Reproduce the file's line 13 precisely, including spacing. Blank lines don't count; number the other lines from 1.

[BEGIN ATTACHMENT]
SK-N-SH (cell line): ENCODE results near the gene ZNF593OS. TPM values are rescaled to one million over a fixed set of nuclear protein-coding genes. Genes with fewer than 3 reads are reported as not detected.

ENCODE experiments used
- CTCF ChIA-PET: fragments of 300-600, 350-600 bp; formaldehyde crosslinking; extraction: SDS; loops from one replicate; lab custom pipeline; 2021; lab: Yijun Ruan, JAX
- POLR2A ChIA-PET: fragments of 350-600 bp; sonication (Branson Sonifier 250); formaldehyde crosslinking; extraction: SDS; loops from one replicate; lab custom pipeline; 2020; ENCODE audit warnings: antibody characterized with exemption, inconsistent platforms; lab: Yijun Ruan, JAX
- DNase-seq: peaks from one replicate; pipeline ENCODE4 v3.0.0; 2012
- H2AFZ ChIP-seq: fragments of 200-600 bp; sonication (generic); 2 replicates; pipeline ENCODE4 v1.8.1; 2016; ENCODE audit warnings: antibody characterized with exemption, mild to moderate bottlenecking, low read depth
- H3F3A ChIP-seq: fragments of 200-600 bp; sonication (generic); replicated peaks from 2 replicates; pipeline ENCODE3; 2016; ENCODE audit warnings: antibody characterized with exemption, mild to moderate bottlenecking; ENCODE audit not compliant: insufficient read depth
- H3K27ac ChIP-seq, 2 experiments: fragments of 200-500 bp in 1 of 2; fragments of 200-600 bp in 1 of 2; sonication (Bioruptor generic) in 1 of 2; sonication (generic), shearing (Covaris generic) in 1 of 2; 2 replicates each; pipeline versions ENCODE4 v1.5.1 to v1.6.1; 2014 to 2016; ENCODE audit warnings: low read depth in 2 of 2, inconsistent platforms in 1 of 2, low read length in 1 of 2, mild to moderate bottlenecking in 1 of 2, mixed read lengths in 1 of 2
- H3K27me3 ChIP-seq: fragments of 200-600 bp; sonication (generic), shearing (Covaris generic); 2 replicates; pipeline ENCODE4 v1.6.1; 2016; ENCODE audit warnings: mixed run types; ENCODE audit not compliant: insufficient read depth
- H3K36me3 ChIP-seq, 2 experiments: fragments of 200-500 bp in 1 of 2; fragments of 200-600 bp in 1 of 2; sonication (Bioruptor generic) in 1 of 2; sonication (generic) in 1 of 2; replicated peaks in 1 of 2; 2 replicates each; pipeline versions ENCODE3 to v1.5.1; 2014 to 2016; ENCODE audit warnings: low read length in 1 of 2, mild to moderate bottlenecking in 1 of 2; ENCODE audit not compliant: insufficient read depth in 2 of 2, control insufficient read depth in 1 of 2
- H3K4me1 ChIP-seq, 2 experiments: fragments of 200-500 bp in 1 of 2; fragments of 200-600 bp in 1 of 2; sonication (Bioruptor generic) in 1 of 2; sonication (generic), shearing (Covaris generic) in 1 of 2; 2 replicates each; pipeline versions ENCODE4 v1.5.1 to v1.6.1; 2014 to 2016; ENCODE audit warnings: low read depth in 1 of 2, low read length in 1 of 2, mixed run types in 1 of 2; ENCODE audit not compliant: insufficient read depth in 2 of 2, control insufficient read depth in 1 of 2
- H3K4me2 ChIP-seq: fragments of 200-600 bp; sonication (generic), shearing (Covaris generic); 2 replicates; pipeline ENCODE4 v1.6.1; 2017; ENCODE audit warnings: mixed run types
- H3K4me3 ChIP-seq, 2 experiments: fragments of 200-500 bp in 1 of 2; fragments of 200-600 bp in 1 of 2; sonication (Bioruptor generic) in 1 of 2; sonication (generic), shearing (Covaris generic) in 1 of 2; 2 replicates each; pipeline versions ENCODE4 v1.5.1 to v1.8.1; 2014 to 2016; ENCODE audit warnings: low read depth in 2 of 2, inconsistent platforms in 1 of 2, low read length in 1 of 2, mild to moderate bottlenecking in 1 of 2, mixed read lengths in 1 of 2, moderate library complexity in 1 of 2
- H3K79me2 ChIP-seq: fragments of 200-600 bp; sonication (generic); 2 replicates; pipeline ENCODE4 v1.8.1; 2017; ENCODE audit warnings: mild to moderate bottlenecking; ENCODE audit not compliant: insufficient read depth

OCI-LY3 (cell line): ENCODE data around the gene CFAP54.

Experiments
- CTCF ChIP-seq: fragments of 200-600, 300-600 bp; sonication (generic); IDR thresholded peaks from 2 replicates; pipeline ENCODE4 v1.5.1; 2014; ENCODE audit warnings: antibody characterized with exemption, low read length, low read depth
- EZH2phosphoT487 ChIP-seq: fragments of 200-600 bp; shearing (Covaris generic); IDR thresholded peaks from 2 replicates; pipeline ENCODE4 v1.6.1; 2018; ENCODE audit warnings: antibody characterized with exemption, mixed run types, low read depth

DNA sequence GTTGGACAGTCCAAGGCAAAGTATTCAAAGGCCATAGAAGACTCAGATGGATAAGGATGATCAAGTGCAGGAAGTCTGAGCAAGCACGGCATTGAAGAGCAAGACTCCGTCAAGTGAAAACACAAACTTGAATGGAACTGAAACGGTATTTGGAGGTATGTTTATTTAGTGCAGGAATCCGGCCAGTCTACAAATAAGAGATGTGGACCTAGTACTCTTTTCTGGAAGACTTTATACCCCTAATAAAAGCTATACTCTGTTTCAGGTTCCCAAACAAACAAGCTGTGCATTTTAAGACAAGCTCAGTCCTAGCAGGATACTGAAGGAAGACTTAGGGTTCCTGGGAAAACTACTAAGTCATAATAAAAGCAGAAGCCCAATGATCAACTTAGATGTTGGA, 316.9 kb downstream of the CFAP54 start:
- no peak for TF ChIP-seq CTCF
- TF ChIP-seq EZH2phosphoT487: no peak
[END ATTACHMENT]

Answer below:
- H3K4me3 ChIP-seq, 2 experiments: fragments of 200-500 bp in 1 of 2; fragments of 200-600 bp in 1 of 2; sonication (Bioruptor generic) in 1 of 2; sonication (generic), shearing (Covaris generic) in 1 of 2; 2 replicates each; pipeline versions ENCODE4 v1.5.1 to v1.8.1; 2014 to 2016; ENCODE audit warnings: low read depth in 2 of 2, inconsistent platforms in 1 of 2, low read length in 1 of 2, mild to moderate bottlenecking in 1 of 2, mixed read lengths in 1 of 2, moderate library complexity in 1 of 2